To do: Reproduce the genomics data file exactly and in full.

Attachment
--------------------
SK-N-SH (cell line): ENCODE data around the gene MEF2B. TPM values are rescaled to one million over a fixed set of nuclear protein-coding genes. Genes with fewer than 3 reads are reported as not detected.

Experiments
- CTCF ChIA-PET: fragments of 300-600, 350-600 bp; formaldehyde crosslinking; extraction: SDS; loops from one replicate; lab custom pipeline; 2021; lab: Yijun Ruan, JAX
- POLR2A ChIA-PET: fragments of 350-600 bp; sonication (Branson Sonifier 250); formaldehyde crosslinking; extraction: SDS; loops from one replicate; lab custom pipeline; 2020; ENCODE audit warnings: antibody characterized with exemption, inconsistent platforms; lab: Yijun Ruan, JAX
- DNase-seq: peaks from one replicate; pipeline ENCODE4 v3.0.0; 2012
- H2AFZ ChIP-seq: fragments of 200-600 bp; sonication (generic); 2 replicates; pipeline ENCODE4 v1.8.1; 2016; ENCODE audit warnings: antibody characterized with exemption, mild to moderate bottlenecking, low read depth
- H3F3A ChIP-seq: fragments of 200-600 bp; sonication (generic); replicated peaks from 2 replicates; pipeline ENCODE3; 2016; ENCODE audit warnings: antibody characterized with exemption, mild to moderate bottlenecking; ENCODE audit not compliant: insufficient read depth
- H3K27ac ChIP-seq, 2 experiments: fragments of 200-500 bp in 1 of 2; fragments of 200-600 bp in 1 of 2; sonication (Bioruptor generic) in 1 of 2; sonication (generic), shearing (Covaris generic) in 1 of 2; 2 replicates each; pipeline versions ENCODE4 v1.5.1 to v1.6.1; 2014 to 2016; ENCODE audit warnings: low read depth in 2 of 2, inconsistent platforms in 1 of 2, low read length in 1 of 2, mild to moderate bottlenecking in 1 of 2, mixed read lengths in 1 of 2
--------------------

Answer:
SK-N-SH (cell line): ENCODE data around the gene MEF2B. TPM values are rescaled to one million over a fixed set of nuclear protein-coding genes. Genes with fewer than 3 reads are reported as not detected.

Experiments
- CTCF ChIA-PET: fragments of 300-600, 350-600 bp; formaldehyde crosslinking; extraction: SDS; loops from one replicate; lab custom pipeline; 2021; lab: Yijun Ruan, JAX
- POLR2A ChIA-PET: fragments of 350-600 bp; sonication (Branson Sonifier 250); formaldehyde crosslinking; extraction: SDS; loops from one replicate; lab custom pipeline; 2020; ENCODE audit warnings: antibody characterized with exemption, inconsistent platforms; lab: Yijun Ruan, JAX
- DNase-seq: peaks from one replicate; pipeline ENCODE4 v3.0.0; 2012
- H2AFZ ChIP-seq: fragments of 200-600 bp; sonication (generic); 2 replicates; pipeline ENCODE4 v1.8.1; 2016; ENCODE audit warnings: antibody characterized with exemption, mild to moderate bottlenecking, low read depth
- H3F3A ChIP-seq: fragments of 200-600 bp; sonication (generic); replicated peaks from 2 replicates; pipeline ENCODE3; 2016; ENCODE audit warnings: antibody characterized with exemption, mild to moderate bottlenecking; ENCODE audit not compliant: insufficient read depth
- H3K27ac ChIP-seq, 2 experiments: fragments of 200-500 bp in 1 of 2; fragments of 200-600 bp in 1 of 2; sonication (Bioruptor generic) in 1 of 2; sonication (generic), shearing (Covaris generic) in 1 of 2; 2 replicates each; pipeline versions ENCODE4 v1.5.1 to v1.6.1; 2014 to 2016; ENCODE audit warnings: low read depth in 2 of 2, inconsistent platforms in 1 of 2, low read length in 1 of 2, mild to moderate bottlenecking in 1 of 2, mixed read lengths in 1 of 2